While I was researching this word ‘prodigal’, I discovered a remarkable parallel to the Prodigal Son in Book VIII of Plato’s Republic.  In Book VIII Socrates is discussing how cities degenerate, and to do this he draws a comparison between the souls of men and the souls or animating principles of cities.  Socrates says that young men at first are often controlled by the advice and warnings of their fathers and their other older relatives and friends.  This advice and warning helps young men to control their desires, which unruly desires otherwise might seize ‘the acropolis of the young man’s soul’.  But when fathers fail to educate the young properly, then insolence, anarchy, shamelessness, and asōtia, prodigality, seize the citadel of the soul (560).  In other words, this asōtia, this prodigal wastefulness, is one of the chief features of the young who understand neither themselves nor their proper relation to their fathers and elders.  This tendency, by the way, Socrates relates to the tendency of democracies, where ‘freedom spread[s] to everything’, even filtering ‘down to the private houses’ (562), so that fathers come to behave like children and teachers like students (563).  The resulting anarchy eventually pushes democracies towards tyranny, so that an excess of freedom produces the opposite of freedom.

Here, however, we are not concerned with such political matters, but rather with the remarkable fact that both our Lord in St. Luke and Socrates in the Republic recognize this prodigality, this throwing away both of money and of spiritual self-control, as a danger that young people tend to fall into.  The connection of this fault with the young is also present in the Greek Old Testament.  In Proverbs xxviii we read that ‘he that is a companion of riotous men shameth his father’ (7).  Again, prodigality and wasteful riot are connected to the young who do not listen to their elders. Now Socrates has no effective answer to the problem.  [Later note:  one reader points out that the Platonic dialogues DO offer an answer to the problem.  The answer is the natural virtues.  This reader and I agree, however, that the gospel’s answer is more effective than Plato’s.]  But the gospel offers better philosophy than the philosophers.  God is our Father, and he saves us from riot and waste by recalling us to our former state as his sons and daughters.  It is by coming back to God’s house, where the bread of heaven is offered to the servants and the children of the house in great plenty, that we may recapture the citadel of our souls from sin and prodigality, from waste and despair.  God might reproach us for much, yet he does not.  He is a forgiving Father, if only we will arise and go to him and tell him that we are not worthy to be his sons.  Yet we are his sons, and if he speaks the word only, our souls will be healed.  Though we live in a society where license spreads to everything, even into the little republics of our schools and our families, nevertheless God can restore order and put down the insolence and anarchy and shamelessness and prodigality to which we are prone.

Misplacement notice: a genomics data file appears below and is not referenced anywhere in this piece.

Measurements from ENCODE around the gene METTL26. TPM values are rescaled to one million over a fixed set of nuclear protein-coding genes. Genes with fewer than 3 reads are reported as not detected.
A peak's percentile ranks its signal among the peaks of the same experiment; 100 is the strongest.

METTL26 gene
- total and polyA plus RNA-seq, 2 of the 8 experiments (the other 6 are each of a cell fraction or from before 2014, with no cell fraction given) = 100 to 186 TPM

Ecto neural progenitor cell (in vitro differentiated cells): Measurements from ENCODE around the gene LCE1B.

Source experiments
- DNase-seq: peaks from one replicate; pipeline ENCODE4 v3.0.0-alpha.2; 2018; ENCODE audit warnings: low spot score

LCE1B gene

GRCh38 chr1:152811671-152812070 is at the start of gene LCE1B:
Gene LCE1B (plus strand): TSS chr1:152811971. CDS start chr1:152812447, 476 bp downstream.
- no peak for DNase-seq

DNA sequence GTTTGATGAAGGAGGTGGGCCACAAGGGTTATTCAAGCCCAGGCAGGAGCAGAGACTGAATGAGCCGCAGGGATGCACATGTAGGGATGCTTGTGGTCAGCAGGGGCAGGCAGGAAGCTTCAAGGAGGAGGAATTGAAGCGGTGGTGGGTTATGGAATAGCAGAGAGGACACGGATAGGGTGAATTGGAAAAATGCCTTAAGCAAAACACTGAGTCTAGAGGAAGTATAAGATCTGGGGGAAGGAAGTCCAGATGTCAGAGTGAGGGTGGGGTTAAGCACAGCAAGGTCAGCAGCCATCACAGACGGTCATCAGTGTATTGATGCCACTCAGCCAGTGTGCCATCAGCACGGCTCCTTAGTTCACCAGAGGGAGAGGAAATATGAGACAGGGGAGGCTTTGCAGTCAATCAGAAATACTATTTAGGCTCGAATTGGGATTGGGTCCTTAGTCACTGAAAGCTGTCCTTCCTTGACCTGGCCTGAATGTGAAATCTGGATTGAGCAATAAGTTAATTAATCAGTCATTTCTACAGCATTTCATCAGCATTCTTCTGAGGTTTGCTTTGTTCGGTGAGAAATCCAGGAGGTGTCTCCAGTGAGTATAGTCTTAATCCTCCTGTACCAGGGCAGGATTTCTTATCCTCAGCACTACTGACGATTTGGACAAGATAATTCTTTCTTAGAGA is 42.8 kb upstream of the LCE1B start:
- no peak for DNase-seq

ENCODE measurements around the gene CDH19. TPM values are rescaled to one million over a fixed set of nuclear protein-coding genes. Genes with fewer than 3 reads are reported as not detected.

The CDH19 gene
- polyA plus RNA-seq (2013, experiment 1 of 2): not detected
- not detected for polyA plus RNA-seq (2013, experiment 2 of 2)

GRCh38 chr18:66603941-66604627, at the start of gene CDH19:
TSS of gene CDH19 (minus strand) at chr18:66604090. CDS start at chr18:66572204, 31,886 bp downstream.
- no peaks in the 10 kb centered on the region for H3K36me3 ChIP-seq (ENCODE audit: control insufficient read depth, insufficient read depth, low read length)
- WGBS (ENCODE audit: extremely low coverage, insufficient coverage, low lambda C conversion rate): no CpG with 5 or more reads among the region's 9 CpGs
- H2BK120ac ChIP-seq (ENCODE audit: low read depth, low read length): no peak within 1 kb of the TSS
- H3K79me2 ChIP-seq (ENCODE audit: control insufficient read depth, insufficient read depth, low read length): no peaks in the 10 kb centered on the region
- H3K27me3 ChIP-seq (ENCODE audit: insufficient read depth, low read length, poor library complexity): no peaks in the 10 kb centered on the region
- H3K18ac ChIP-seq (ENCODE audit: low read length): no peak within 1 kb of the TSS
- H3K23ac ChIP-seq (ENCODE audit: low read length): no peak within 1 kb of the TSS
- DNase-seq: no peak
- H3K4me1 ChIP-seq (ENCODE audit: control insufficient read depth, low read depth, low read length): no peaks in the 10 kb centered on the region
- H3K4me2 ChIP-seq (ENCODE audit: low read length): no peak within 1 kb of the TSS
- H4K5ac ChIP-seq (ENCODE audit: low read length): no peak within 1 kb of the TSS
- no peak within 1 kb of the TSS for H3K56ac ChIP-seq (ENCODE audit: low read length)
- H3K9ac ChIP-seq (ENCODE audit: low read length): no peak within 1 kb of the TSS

All that God our Father has He wishes to give to us, beginning now with the Bread from heaven in this Sacrament.  God wishes us to ‘make merry’.  For though we are dead in sin, yet by grace we live again.  That which was lost, in Christ now has been found again.  So let us eat and be merry in this Blessed Sacrament, and let us glorify our Father in heaven today in this his house, though we be not worthy.

In the Name of the Father, and of the Son, and of the Holy Ghost.  Amen.